Gaudy Night, Harriet Vane agrees to marry Lord Peter Wimsey - although the whole conversation is in Latin so you might miss it, as I did, until I looked up the rather obscure references online. The next book, Busman's Holiday, (1937) has Harriet and Lord Peter getting married at the beginning and then swiftly retiring to the village where Harriet grew up. She always admired a house there, so, naturally, her fancy new husband bought it for her. The first few chapters find the newlyweds mildly aghast that their country home has not been properly prepared as promised by the erstwhile previous owner. There are many, many pages devoted to the cleaning of chimneys - although Harriet and Peter are so charming and in love it doesn't really matter. After about a day, they discover the body of the previous owner is found in the cellar, leading to that curious phrase "Busman's holiday", which means to go on vacation and do the same thing that you do in your work-a-day life (like when Jessica Fletcher goes on vacation and
The mystery is a bit of a locked room, because all the doors to the house were locked from the inside when the Wimsey's arrived, so how could anyone have killed this guy?
There's a lot of talk about how to solve a murder - Wimsey maintains that you find the "How" and that leads to the "Who" and is less interested in motive than his new wife. Harriet largely agrees, although she always comes back to the motive as a writer of mysteries herself:
"If a thing could only have been done one way, and if only one person could have done it that way, then you've got your criminal, motive or no motive. there's How, When, Where, Why and Who - and when you've got How you've got Who. Thus spake Zarathustra."
"I seem to have married my only intelligent reader. That's the way you construct it from the other end, of course. Artistically, it's absolutely right."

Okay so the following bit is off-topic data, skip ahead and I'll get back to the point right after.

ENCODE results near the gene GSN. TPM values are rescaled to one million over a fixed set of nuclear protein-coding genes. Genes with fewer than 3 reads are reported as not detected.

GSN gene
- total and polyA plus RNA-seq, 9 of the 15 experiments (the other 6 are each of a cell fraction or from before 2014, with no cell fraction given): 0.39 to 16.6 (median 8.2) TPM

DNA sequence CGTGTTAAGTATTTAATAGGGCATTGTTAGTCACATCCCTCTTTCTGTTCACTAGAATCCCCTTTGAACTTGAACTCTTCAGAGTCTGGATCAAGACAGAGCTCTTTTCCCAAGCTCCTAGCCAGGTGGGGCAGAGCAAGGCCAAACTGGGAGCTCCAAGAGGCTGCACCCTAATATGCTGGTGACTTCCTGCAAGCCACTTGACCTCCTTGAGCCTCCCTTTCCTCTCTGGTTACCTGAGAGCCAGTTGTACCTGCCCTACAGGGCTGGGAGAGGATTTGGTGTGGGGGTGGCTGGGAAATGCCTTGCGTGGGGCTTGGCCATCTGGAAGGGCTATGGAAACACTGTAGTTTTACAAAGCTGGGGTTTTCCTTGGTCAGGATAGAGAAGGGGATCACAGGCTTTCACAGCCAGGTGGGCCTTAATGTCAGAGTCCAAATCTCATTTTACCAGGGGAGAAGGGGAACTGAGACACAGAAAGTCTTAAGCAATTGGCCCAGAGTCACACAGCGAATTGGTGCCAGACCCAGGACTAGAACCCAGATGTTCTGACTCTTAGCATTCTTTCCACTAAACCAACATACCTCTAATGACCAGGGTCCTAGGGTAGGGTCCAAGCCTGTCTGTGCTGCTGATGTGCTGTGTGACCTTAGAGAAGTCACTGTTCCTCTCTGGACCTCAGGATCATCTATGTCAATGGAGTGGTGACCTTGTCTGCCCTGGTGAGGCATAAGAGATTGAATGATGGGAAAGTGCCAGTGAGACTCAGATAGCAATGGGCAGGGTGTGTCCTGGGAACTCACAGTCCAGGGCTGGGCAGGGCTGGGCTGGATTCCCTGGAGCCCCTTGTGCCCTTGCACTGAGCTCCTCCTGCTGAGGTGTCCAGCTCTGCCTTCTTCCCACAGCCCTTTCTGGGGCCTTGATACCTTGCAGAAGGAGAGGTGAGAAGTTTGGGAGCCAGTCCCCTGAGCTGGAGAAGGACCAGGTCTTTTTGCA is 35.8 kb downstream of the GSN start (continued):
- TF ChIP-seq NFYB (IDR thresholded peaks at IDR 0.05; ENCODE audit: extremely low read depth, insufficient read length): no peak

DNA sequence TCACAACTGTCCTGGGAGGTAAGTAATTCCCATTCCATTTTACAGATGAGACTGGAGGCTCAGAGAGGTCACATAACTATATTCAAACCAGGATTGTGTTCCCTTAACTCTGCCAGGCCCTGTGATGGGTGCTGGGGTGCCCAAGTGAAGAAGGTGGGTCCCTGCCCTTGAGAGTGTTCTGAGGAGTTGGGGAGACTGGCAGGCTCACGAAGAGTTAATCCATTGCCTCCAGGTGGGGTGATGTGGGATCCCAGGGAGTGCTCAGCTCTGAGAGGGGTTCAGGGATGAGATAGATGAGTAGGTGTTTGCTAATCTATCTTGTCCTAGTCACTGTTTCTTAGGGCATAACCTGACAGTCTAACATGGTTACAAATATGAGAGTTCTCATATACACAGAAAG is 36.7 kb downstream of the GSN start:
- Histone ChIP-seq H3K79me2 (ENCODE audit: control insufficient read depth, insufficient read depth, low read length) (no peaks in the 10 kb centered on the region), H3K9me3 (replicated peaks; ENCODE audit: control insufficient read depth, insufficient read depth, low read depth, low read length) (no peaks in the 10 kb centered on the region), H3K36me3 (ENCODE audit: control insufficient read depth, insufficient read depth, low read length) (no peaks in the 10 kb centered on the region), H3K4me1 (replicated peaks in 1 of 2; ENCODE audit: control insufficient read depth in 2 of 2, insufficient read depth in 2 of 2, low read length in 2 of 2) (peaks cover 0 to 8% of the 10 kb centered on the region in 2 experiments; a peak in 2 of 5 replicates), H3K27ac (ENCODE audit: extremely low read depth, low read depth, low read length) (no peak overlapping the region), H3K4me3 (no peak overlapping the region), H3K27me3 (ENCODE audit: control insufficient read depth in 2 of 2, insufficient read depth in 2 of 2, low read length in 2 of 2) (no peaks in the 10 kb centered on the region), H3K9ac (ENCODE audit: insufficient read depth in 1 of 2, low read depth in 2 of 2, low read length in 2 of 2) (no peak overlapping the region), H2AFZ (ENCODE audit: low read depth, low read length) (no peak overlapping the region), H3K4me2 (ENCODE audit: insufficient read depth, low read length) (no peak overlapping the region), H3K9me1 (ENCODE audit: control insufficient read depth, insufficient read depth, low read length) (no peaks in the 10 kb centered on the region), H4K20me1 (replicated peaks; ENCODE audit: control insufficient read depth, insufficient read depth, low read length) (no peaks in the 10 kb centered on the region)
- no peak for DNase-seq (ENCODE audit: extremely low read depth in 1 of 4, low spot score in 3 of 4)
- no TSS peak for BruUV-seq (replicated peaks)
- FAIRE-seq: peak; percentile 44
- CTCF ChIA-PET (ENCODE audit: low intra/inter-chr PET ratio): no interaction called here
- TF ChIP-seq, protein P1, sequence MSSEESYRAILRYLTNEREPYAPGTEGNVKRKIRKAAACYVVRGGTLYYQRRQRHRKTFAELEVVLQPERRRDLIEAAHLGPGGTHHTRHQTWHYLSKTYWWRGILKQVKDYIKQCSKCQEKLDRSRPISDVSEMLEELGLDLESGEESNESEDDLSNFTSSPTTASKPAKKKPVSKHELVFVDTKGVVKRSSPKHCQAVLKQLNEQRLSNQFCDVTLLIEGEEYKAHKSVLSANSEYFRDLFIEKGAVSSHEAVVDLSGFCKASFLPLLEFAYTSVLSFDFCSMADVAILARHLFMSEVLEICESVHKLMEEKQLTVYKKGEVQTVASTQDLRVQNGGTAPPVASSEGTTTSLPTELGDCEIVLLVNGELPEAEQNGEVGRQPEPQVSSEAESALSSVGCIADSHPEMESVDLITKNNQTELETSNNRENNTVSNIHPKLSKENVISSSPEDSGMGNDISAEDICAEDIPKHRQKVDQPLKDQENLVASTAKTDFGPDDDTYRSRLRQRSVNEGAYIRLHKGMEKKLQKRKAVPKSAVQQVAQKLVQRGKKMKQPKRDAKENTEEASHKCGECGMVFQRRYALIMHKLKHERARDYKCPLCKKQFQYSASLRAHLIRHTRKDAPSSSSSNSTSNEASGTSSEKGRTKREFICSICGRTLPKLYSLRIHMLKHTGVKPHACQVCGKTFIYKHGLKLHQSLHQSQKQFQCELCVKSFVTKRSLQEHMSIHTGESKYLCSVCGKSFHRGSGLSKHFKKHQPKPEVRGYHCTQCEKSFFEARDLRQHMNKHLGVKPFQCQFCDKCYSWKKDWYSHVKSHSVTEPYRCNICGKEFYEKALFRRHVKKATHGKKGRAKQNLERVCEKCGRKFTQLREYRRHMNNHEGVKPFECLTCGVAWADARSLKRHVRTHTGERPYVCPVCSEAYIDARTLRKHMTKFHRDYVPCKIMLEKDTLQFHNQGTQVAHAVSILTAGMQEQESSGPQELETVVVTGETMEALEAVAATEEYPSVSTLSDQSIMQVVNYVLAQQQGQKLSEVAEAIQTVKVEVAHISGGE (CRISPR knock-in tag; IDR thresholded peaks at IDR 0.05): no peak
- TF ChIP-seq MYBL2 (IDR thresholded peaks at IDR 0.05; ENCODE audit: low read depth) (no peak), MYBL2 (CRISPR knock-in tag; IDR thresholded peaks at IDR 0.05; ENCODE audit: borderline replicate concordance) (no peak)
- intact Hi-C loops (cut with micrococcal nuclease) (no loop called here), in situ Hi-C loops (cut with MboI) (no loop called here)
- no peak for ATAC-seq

|this cover seriously |
gives it all away
Aside from the term "busman's holiday" I also learned about "banns", a Church of England requirement to announce intent to marry to the local vicar. There's some anti-Semitic stuff about unattractive businessmen and their Jewish heritage that seems entirely out of context except for the year of publication. And there's an interesting bit that briefly describes how Peter came to employ his remarkable valet, Bunter - the "Jeeves" of the operation. They fought together in WWI and Peter offered him a job if they lived to survive the fox hole they were hiding in. Peter was suffering from "shell-shock" and Bunter helped ease him out of it by knowing precisely what to do, as he always does. If only we could all have our own Bunters.
What's most interesting, at least to me, is the negotiation of Peter and Harriet's married life. Harriet turned down many proposals from Peter in the interest of her own independance - it's only when she trusts that he'll allow her to maintain her own personhood that she agrees to marry him. When Peter suffers rather severe emotional distress upon uncovering the murder and consequently sending him to his death sentence, Harriet finds herself in the position of providing necessary "space" to Peter (although they didn't use that language in 1937). Harriet feels like she has to wait for Peter to chose to come to her as a refuge, and when he inevitably does, it's a major triumph for her and the marriage. It's kind of romantic, but also a bit odd - but, then again, these are two oddball characters - both slightly older, neither naïve and each with a whole lot of murder baggage to carry around.
Busman's Honeymoon is Sayer's last book about Lord Peter and Harriet, with the apparent subtext that they leave the murder-solving business forever following Peter's mini-breakdown after the trial. The reader can imagine Peter and Harriet living out their rich lives without having to solve a murder everywhere they go like poor Mrs. Fletcher.